Back to the Future
|Boutique guitar companies have been cropping up like friends on a teenager’s MySpace page. To survive, a new brand of electric guitar has to have something that distinguishes it from the pack. Dean Campbell’s Transitone has a few tricks up its sleeve that make it stand out, some subtle, some not so much.
The Transitone’s look is anything but subtle, recalling some of the wilder Japanese-market-only designs in the seventies. Its striking shape proves to be functional in that it allows easy access to all 22 frets of the rosewood fingerboard. The smallish body is made of American Linden, a type of basswood, and is extremely lightweight. The body and headstock are finished in a striking "157 Blue" nitrocellulose lacquer, and the maple neck sports a smooth clear lacquer coating. A blue abalone pickguard and trussrod cover compliment the blue body. A pair of ivory-colored Lollar “Jazzmaster” pickups is echoed in the ivory volume and tone knobs, sporting cool rubber grip rings.
Campbell’s instruments stand out in part because most of the expense goes into the functionality of the instrument. The Transitone is in this tradition, with no frills like fancy binding or inlays. The expensive nitro finish looks good, but it also lets the guitar breathe and adds to the resonance in a way that cheaper poly-urethane does not. CTS pots and a heavy-duty, Gibson-style, three-way switch ensure that there are no crackles in the electronics. The Gotoh tremolo with roller saddles combines with a well-cut graphite nut and Gotoh 15-1 tuners to keep the instrument in tune through a fair amount of whammy abuse.
Transitone – Accent on Tone
This is the second Campbell American model that I have reviewed, and like the previous one, this one manages to magically feel and sound like an old guitar. This is the main thing that breaks the company out of the custom builder crowd; somehow Campbell has figured out a way to make a new guitar have the broken-in feel, and aged sound of a 30 or 40-year-old vintage instrument. Call it voodoo or call it – as he does – “New England craftsmanship,” from the minute I picked up this guitar and plugged it into my Orange Tiny Terror head, it felt like an old friend.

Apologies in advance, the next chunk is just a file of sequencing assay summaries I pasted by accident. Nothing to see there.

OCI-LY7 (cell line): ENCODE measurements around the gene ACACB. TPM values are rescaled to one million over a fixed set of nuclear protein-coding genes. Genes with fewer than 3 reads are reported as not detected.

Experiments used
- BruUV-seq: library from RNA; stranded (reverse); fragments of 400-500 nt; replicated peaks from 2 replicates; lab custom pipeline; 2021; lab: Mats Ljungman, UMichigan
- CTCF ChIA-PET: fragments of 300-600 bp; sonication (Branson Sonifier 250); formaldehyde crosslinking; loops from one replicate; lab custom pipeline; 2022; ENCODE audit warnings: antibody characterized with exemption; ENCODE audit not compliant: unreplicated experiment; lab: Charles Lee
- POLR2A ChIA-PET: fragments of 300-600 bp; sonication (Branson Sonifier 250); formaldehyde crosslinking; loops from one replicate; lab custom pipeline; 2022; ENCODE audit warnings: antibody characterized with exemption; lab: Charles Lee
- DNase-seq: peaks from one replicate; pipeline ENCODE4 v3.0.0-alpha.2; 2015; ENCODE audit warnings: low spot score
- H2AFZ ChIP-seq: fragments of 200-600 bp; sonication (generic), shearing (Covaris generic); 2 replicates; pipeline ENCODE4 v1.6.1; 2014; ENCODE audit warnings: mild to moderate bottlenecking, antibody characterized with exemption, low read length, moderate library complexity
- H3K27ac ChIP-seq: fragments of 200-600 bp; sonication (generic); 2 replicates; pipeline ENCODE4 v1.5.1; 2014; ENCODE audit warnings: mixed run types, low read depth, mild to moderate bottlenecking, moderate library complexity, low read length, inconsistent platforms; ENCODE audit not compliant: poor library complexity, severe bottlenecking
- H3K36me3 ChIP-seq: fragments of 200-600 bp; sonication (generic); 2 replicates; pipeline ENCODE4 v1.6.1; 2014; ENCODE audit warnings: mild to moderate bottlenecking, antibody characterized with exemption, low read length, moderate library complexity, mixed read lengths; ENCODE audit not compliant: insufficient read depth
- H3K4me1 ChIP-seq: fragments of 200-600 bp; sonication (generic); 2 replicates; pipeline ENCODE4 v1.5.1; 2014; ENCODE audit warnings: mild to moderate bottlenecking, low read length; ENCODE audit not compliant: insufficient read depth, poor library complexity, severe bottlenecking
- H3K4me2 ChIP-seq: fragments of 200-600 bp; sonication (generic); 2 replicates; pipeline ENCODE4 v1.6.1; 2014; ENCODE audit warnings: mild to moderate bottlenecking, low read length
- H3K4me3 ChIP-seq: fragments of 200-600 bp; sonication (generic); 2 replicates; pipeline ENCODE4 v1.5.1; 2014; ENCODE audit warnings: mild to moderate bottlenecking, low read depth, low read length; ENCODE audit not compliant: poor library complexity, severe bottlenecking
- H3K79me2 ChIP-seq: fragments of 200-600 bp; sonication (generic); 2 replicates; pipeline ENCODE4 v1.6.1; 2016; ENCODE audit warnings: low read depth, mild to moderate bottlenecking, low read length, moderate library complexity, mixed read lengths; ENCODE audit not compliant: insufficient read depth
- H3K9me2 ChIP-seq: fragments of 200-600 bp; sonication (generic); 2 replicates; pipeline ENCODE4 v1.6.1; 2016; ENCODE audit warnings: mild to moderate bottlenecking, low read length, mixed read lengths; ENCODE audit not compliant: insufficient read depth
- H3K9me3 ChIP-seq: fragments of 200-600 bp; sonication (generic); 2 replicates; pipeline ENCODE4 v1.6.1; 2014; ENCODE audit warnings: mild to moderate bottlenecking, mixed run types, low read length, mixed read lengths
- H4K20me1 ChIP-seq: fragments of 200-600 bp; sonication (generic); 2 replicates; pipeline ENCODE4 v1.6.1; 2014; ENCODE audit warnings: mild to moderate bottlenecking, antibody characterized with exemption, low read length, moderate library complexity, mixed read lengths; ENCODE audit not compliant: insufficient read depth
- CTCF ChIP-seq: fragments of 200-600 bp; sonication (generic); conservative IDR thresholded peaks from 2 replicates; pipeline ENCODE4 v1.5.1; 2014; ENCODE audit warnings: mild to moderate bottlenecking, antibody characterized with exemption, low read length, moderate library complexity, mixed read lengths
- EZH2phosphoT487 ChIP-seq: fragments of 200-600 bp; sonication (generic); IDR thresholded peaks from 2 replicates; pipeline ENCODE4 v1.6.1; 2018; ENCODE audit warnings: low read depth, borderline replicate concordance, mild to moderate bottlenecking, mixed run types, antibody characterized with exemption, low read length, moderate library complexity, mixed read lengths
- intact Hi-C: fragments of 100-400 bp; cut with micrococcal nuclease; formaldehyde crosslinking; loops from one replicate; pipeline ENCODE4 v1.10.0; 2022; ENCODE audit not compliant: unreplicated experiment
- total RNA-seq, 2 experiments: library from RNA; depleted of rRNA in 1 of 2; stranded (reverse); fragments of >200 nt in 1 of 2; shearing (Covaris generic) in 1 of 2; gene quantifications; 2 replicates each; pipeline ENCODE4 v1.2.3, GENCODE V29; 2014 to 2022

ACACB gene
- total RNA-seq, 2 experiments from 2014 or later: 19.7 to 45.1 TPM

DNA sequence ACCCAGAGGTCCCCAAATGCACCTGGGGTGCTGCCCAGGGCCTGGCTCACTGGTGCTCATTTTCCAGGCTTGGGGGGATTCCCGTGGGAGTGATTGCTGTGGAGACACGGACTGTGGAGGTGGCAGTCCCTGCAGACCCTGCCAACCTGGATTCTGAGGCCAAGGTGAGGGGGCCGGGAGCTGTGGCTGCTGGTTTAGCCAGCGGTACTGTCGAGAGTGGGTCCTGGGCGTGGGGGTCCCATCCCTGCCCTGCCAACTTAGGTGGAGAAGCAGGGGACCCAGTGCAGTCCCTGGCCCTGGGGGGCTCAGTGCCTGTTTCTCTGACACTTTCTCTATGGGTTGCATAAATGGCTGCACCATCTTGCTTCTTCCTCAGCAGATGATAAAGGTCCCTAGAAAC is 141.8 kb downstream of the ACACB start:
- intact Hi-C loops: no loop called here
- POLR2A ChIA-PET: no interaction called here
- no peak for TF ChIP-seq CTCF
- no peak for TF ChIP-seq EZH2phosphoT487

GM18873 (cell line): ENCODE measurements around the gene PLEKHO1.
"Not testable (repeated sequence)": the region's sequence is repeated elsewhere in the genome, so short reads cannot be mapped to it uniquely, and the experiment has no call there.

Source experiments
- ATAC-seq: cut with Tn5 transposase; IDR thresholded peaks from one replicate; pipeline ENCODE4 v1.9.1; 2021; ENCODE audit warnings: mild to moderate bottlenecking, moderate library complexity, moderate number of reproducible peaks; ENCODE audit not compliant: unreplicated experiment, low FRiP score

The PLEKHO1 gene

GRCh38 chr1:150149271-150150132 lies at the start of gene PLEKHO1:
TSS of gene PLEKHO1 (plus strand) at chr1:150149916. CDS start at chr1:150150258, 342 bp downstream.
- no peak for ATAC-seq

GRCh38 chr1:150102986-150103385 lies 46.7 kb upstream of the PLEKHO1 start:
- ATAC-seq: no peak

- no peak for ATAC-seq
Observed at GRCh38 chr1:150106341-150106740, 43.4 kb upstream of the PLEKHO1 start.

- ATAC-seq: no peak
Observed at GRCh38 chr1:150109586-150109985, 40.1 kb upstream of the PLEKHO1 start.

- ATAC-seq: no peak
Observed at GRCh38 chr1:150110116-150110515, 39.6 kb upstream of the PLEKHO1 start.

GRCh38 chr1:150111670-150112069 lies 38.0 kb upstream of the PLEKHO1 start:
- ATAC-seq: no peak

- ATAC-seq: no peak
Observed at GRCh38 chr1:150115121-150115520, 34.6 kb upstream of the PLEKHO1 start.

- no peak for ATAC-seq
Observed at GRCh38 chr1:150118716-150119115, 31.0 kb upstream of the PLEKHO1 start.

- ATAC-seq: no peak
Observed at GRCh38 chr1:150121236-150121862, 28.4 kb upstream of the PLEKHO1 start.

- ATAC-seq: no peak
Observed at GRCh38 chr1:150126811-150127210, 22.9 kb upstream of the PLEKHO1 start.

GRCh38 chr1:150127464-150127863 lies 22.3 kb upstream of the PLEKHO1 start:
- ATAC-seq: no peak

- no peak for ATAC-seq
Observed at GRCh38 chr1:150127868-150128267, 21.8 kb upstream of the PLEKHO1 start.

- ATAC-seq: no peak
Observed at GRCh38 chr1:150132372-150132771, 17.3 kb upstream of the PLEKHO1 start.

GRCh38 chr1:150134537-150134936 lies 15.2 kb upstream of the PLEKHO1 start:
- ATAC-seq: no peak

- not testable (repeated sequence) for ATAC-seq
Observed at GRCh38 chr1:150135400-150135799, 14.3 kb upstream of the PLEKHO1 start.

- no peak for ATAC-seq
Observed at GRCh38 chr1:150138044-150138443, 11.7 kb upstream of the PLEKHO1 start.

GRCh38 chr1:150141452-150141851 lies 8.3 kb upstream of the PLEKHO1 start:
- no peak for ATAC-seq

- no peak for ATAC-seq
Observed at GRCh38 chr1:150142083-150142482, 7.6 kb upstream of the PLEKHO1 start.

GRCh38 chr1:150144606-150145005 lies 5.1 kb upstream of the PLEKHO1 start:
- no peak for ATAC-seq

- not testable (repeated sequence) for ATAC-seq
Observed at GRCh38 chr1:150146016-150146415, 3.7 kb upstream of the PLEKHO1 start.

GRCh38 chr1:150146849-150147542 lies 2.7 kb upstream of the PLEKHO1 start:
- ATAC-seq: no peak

The 12" radius and 25 1/2" scale gave it the best parts of Gibson and Fender playability, especially when combined with the flawlessly finished medium jumbo frets. The Lollars sounded crisp yet warm, offering bluesy tone in the neck position, Tele-like twang in the bridge and a fountain of funk when the two were combined. I let a blues artist who I am producing use it for some rhythm overdubs through a Fender Deluxe Reverb Reissue and was rewarded with some fat tracks that nevertheless cut right through the mix.
The Final Mojo
Take a Listen
I recorded the guitar through an Orange Tiny Terror head driving an Eminence 12 inch speaker. I mic'ed it with a Shure SM 57 into an M-Audio 1814 Firewire interface running Ableton Live 7 on a Mac G5. Here are the clips:
Picking - Chords - Solo
There are plenty of fine luthiers out there making playable, instruments with great tone; still, most of these guitars feel and sound, well, new. The Campbell American Transitone is one of the few currently made guitars that offer the vintage experience at well below vintage prices.
you are a bit of an exhibitionist, but mainly want a great playing and sounding guitar that you don't have to break in
your style sense leans more to the conservative